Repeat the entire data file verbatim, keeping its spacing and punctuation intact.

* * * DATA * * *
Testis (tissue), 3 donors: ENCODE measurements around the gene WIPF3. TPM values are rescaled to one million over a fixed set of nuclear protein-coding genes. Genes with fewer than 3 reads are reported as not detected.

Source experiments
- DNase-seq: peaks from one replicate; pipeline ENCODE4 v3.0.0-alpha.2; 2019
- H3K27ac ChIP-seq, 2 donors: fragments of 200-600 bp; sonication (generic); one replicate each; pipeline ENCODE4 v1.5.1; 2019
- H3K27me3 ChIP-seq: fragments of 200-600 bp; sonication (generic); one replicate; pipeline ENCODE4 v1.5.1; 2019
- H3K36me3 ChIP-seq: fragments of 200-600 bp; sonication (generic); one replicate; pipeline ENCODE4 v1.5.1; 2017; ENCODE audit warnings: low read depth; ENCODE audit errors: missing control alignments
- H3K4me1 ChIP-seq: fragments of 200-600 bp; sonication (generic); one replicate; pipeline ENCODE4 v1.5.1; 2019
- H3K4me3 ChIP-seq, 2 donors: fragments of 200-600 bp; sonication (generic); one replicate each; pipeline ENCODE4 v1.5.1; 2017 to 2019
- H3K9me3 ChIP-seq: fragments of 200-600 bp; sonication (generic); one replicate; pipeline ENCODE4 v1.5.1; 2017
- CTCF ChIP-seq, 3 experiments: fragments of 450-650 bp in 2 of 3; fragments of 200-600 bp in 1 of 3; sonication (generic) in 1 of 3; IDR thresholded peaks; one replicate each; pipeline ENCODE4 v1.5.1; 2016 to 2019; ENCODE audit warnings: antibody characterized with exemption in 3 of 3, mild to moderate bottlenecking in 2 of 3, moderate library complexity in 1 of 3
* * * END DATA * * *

Testis (tissue), 3 donors: ENCODE measurements around the gene WIPF3. TPM values are rescaled to one million over a fixed set of nuclear protein-coding genes. Genes with fewer than 3 reads are reported as not detected.

Source experiments
- DNase-seq: peaks from one replicate; pipeline ENCODE4 v3.0.0-alpha.2; 2019
- H3K27ac ChIP-seq, 2 donors: fragments of 200-600 bp; sonication (generic); one replicate each; pipeline ENCODE4 v1.5.1; 2019
- H3K27me3 ChIP-seq: fragments of 200-600 bp; sonication (generic); one replicate; pipeline ENCODE4 v1.5.1; 2019
- H3K36me3 ChIP-seq: fragments of 200-600 bp; sonication (generic); one replicate; pipeline ENCODE4 v1.5.1; 2017; ENCODE audit warnings: low read depth; ENCODE audit errors: missing control alignments
- H3K4me1 ChIP-seq: fragments of 200-600 bp; sonication (generic); one replicate; pipeline ENCODE4 v1.5.1; 2019
- H3K4me3 ChIP-seq, 2 donors: fragments of 200-600 bp; sonication (generic); one replicate each; pipeline ENCODE4 v1.5.1; 2017 to 2019
- H3K9me3 ChIP-seq: fragments of 200-600 bp; sonication (generic); one replicate; pipeline ENCODE4 v1.5.1; 2017
- CTCF ChIP-seq, 3 experiments: fragments of 450-650 bp in 2 of 3; fragments of 200-600 bp in 1 of 3; sonication (generic) in 1 of 3; IDR thresholded peaks; one replicate each; pipeline ENCODE4 v1.5.1; 2016 to 2019; ENCODE audit warnings: antibody characterized with exemption in 3 of 3, mild to moderate bottlenecking in 2 of 3, moderate library complexity in 1 of 3